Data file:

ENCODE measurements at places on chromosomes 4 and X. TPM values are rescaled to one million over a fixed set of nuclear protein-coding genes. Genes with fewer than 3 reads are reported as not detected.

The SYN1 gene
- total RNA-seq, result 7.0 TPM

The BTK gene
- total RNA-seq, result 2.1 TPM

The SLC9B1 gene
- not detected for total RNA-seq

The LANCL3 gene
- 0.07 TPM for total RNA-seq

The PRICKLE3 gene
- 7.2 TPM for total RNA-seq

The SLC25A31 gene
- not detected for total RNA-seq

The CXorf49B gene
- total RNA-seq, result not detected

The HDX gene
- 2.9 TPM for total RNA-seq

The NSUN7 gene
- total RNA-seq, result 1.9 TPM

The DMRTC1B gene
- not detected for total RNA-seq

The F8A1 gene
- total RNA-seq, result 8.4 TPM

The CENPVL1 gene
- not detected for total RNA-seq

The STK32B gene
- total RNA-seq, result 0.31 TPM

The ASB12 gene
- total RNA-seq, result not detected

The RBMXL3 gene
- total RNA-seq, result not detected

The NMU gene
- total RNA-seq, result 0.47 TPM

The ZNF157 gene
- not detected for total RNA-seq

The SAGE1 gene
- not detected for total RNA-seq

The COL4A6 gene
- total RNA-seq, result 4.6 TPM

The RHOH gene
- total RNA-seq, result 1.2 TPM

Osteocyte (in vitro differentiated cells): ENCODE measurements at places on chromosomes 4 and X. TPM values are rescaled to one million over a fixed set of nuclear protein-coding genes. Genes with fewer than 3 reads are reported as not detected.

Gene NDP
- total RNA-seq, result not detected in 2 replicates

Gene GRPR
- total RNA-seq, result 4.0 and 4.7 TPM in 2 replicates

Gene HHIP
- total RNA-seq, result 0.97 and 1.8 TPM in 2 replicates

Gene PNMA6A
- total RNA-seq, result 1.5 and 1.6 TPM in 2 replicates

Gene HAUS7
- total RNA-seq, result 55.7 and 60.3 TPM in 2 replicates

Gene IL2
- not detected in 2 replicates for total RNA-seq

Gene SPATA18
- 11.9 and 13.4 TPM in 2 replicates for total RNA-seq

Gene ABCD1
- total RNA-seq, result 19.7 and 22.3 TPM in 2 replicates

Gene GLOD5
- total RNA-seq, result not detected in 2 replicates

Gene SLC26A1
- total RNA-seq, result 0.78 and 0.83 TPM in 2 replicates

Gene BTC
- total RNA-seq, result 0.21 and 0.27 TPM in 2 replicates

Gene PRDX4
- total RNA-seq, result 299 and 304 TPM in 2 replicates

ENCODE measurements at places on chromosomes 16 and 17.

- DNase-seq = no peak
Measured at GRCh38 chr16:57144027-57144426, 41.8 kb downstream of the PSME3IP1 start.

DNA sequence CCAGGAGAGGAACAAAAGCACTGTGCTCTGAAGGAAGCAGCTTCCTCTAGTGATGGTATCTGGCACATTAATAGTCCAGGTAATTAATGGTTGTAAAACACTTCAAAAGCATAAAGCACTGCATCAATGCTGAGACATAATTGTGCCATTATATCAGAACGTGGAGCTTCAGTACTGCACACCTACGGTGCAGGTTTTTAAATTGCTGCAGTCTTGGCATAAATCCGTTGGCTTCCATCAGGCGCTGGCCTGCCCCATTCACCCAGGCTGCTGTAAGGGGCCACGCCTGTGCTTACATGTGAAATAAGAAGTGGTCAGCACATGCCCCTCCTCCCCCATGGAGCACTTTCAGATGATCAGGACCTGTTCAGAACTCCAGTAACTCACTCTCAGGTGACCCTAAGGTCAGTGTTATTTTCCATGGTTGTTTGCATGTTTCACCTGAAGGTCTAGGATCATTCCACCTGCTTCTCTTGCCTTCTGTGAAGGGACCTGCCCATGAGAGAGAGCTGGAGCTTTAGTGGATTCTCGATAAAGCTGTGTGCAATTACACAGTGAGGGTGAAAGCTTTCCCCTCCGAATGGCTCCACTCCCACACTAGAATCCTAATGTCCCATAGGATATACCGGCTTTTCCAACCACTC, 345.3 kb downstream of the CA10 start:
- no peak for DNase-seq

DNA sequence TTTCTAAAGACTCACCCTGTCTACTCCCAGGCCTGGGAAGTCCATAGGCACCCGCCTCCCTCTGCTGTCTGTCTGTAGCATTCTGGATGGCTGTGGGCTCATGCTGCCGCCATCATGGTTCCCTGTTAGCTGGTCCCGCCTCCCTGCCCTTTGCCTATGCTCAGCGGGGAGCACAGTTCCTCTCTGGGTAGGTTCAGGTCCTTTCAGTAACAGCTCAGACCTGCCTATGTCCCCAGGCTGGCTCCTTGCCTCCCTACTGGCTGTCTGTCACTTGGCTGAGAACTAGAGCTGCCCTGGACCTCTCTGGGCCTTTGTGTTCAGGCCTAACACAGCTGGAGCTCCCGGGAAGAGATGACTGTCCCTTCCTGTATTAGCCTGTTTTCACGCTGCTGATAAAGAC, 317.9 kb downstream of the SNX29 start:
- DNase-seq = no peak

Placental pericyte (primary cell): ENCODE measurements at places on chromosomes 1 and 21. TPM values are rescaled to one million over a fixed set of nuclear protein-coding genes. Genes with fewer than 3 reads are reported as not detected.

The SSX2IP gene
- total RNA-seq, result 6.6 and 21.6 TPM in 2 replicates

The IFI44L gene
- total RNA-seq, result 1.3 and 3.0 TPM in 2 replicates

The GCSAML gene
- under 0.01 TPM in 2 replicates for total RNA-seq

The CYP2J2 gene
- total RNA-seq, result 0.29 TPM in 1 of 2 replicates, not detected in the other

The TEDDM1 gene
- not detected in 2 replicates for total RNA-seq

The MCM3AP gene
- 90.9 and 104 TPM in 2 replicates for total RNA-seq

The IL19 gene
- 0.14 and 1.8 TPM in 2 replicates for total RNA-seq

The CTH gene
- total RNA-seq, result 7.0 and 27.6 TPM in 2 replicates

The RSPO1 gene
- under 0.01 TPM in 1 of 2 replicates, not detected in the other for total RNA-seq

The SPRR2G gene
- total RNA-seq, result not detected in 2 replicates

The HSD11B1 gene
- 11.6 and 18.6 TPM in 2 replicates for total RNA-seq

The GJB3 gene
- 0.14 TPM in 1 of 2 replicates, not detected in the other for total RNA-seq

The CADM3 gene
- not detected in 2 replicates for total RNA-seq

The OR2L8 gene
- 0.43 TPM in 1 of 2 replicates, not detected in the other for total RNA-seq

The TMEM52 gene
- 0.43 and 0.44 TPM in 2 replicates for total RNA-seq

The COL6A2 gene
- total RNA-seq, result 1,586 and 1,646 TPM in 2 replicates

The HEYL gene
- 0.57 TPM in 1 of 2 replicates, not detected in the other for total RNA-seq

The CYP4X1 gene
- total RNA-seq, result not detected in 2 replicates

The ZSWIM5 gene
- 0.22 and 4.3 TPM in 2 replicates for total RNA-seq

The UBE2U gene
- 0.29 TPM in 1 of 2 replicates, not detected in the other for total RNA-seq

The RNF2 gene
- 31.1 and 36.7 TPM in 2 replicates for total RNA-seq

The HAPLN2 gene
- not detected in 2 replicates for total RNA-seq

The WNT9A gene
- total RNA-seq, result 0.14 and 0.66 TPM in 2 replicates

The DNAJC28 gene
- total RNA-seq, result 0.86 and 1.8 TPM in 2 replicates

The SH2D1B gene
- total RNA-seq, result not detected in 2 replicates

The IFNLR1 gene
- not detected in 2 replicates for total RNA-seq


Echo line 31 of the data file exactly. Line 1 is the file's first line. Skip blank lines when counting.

- total RNA-seq, result not detected